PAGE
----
Convicted of beating teen nearly to death, judge orders sale of B.C. man’s home with proceeds to victim’s mom
A B.C. Supreme Court judge has ruled that a Kamloops man convicted of beating a teenager nearly to death seven years ago deliberately sold his home to his parents for a dollar shortly after the attack in an effort to hide his assets from a potential lawsuit.
As a result, Justice Joel Groves has ordered the sale of the house in Brocklehurst be done by the mother of the victim, Sue Simpson, who will receive the proceeds. The home’s latest assessed value according to BC Assessment is $973,000.
Kristopher Teichrieb beat Jessie Simpson with a bat in June 2016, leaving the then-18-year-old in a coma and with serious, lifelong brain damage. For the past six years, Jessie Simpson has been confined to a wheelchair, will likely never walk again and will require 24-hour care for the rest of his life.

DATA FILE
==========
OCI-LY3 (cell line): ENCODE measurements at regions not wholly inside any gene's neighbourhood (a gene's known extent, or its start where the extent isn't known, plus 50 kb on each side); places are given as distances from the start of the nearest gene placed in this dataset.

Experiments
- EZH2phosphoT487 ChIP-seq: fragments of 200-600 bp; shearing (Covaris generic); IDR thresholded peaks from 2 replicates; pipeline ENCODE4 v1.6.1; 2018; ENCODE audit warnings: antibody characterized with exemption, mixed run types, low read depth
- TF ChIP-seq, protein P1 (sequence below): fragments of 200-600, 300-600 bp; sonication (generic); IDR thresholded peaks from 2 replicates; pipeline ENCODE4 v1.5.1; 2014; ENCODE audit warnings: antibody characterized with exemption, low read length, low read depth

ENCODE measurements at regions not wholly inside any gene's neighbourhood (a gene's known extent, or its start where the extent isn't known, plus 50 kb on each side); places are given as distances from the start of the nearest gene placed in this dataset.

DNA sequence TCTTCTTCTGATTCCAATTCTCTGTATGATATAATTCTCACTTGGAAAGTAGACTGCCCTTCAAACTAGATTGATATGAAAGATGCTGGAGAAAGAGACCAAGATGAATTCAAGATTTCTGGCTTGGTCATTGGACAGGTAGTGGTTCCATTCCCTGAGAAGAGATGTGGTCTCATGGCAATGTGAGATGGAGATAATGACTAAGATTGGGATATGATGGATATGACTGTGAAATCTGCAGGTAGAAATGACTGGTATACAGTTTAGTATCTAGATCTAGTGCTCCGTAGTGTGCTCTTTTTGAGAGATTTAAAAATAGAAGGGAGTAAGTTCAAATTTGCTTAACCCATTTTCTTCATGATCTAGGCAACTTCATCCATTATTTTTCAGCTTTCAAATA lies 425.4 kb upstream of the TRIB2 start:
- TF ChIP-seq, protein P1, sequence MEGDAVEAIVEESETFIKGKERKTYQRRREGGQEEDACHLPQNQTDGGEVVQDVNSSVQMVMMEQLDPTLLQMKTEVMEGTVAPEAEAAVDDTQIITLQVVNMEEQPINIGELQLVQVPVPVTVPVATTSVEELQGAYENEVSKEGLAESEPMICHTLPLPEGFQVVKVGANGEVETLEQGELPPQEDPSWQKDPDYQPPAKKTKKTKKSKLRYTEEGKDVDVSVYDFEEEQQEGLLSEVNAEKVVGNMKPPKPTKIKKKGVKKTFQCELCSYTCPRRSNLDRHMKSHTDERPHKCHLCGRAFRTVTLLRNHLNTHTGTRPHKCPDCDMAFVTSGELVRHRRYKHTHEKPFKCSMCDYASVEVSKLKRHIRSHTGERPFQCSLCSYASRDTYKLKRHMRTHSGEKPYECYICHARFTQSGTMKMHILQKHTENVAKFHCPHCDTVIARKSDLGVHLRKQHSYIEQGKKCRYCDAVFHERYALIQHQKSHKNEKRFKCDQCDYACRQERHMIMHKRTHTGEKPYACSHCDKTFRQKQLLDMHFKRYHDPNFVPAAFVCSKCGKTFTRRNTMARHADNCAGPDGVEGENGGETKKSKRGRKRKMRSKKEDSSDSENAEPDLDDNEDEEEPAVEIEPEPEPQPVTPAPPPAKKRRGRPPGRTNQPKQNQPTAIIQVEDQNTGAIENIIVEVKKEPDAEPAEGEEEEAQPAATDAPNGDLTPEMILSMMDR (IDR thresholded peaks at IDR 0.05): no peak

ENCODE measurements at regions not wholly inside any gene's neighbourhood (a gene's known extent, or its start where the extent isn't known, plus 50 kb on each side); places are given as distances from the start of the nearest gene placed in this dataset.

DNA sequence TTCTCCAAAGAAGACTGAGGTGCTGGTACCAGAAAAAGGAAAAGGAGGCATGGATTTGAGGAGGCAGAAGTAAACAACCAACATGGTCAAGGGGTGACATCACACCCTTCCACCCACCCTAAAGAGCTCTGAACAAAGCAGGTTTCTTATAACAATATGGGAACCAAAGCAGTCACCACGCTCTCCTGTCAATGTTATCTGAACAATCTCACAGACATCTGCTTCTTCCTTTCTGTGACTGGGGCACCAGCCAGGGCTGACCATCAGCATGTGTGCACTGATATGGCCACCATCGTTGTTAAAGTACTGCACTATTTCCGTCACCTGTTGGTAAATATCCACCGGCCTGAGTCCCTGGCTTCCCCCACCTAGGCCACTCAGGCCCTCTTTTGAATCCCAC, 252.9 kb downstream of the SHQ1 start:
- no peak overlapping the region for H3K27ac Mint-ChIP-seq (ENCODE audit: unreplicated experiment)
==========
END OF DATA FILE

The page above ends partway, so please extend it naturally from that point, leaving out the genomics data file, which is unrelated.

In 2021, a civil suit awarded Jessie Simpson nearly $7 million from Teichrieb after he was found civilly responsible for damages.
Lawyers representing the Simpson family accused Teichrieb of hiding assets after the attack in anticipation of that lawsuit. Teichrieb sold his $587,000 Clifford Avenue house to his parents for $1 seven months after the assault while he was in pre-trial custody. In 2016, prior to the assault, Teichrieb, who owned two-thirds of the Clifford Avenue home, paid his parents $100,000 for the one-third of the property they owned to become the sole owner before selling it back to them after the assault.
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